If this caricature had come out from a newspaper in a country known for its freedom of speech, such as Denmark – a place which dared to publish Mohammad caricatures – the discussion would have been totally different. If the pope receives such caricatures, then why not Raï? But Al Watan, with the demented theocratical country it operates in, publishing them is not and should not be tolerated. They only practice their freedom of speech when their bosses approve. When it doesn’t get on the nerves of its readers… when they address a population which lives far away in an issue that does not affect them in any way whatsoever.

They don’t dare to see that their own society has a multitude of issues that could be made into a caricature, starting with that sheikh who beat and abused his 6 year old daughter to death to the fact that women are now starting to learn how to drive after their gender has been voting for more than several decades in countries around the world. And that makes them cowards. It makes them not respectable as a publication or a newspaper or any form of media that wants to be read.

The best place for Al Watan is the trash bin.

Now let’s address our own Lebanese.

The Lebanese reactions towards the Saudi insult have not been much better although a Lebanese addressing the issue is definitely more acceptable than someone who comes from a country that doesn’t even know freedom of religion. The caricature, the visit and everything around it was milked politically like everything in the country nowadays. Anything that revolves in any way around defending Christians in this country serves as ammo for politicians from both sides to fire at each other, trying to create a firework display of Christian power to please the masses ahead of the parliamentary vote.

As the constant disk of those “bad Sunnis of Saudi Arabia attacking us poor Maronite minority in Lebanon” kept playing, some people were forgetting who was doing even worse than those Sunnis to the former patriarch Sfeir with insults that went from the belt down (“heida l batriark thayyaj” anyone?), to attacking his tenure, his position, his seat and his person. But that doesn’t count – because it’s only bad when a non-Maronite does it apparently.

You want to criticize the patriarch himself, as a person, fine by me. Feel free to criticize his political opinion, if any. Feel free to address his stance regarding social issues as much as you want. I think it’s healthy when religious figures are challenged in this country and no religious figure has probably been challenged as much as the Maronite patriarch, especially by his own people.

But there’s a minimum required respect for the seat the man occupies. The Patriarch is but a temporary filler for the head of the Maronite Church. Calling the patriarchy a patriarchy of disgrace is not acceptable. Calling the Mass that took place in Syria as diabolical is unacceptable. I am not saying religious figures – as men – are the ones that should never be criticized despite everything. I’m saying that the institutions that these figures represent have a minimum of respect that should be given to them, regardless of where you stand when it comes to the matters of faith or lack thereof.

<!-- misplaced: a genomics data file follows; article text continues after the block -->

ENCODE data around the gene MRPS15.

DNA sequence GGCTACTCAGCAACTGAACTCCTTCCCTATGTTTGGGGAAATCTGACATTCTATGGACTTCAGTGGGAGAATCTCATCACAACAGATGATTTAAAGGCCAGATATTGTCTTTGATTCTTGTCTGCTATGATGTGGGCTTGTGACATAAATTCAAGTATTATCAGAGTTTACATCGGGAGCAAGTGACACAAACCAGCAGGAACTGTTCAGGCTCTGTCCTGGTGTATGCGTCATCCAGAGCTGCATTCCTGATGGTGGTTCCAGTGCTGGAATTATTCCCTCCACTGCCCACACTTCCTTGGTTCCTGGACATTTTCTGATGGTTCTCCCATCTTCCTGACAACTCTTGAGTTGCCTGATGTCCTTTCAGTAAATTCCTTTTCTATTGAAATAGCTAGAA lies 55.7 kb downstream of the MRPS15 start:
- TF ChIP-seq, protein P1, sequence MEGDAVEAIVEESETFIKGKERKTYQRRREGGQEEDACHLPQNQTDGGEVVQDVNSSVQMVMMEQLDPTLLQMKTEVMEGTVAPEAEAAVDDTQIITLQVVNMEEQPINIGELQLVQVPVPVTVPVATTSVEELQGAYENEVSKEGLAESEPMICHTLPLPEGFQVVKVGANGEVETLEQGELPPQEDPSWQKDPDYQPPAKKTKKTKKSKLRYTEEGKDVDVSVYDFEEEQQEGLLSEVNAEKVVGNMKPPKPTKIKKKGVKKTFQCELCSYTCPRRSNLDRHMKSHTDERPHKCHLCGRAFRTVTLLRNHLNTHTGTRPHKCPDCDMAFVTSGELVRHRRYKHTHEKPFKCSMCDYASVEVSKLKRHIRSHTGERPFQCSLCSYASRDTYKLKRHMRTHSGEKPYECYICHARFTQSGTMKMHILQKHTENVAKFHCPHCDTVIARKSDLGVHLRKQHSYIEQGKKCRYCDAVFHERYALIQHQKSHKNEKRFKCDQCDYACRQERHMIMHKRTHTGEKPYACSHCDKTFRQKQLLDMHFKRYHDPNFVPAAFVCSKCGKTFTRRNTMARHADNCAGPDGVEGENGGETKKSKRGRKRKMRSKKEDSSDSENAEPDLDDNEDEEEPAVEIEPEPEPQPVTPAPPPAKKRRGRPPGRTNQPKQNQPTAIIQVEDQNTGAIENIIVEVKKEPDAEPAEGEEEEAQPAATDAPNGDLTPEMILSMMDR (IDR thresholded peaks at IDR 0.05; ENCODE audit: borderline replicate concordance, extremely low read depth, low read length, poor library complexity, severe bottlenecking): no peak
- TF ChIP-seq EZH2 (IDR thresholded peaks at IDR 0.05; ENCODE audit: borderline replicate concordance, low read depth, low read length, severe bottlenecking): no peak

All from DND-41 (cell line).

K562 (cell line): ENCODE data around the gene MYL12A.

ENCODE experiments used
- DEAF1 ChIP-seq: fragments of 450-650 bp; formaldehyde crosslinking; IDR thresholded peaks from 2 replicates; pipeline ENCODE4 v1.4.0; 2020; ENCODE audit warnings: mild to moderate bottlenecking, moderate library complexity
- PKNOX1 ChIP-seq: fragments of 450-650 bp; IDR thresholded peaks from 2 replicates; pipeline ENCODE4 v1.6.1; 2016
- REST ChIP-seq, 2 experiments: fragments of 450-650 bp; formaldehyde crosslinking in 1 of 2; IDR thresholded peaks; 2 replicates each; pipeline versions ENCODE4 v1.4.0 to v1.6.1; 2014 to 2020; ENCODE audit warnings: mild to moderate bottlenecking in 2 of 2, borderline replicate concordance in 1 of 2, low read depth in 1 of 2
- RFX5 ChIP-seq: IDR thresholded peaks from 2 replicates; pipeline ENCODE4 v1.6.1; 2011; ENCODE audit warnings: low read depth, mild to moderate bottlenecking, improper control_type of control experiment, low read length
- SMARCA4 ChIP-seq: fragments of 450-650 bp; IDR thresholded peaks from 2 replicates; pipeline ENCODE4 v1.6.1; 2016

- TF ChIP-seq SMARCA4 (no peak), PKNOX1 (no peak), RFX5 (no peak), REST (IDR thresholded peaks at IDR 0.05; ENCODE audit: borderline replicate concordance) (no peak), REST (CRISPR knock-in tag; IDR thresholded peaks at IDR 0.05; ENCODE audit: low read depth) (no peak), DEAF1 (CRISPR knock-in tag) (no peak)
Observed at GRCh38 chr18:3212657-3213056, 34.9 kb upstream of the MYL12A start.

When I read some Lebanese people calling the Maronite patriarchy a new prostitute for Al Assad, that to me – even as a non religious Maronite – is offensive because it not only attacks the patriarchy in its current form, it also attacks my forefathers of whom I cannot but be proud as they struggled through centuries of persecution against tyrants who were worse than Al Assad and I don’t mean this in the religious but in the historical sense.

Insulting the Maronite Patriarchy and patriarch is not exclusive to one sect or one political side. Everyone does it and pretends as if it’s not okay to do it. What many seem not to realize is that there’s a thin line between being critical and downright insulting, especially when it comes to such institutions, that we cross way too readily, most often on a whim. Criticizing the Maronite Church’s practices is definitely not and should never be a taboo. And I’ll be the first one to criticize some of the policies they might come up with, something which I have done many times before. However, a few questions need to be asked: did the patriarch’s visit to Syria really cause any harm among the Maronites here or there? No. Did it bruise our pride? Perhaps it did. But is that reason enough to insult the patriarchy, the patriarch and enable publications from countries that do not even know the basic concept of freedom to do the same? I hardly think so.

The Miserable Maronites of Lebanon

Today is the day when Maronites across Lebanon get a surge of pride on the memory of St. Maroun, the sect’s founder.

Throughout the day, if you were “lucky” enough to come from Lebanon’s bible belt and have a lot of deeply religious friends, you’ll be swamped with Facebook statuses and pictures to glorify the day. Many celebratory dinners will be held across the country as well. It is one of those occasions.

This is the day for Maronites across Lebanon to feel empowered and self-sufficient and whatever floats their boat when it comes to self glorification.

The truth, however, is that today – February 9th, 2013 – as Lebanon’s Maronites rise to a fake glory on the day of their founder, they couldn’t be more wretched.

I’ll start with yours truly.

I was born in a Maronite family whose dose of religiousness grew as I grew. I dabbled with religion. Sometimes I grew into it, more often than not I grew out of it. My lack of ignorance when it comes to what the sect box on my ID contains led many to label me as a Christian extremist. I didn’t mind it.

But today, the only thing Maronite about me is probably what’s written next to my name on the voters list. It’s not about lack of faith. It’s not about atheism. It’s about a state of utter disgust with the social aspect that “my” sect has become and what it has made me, by default, in the process.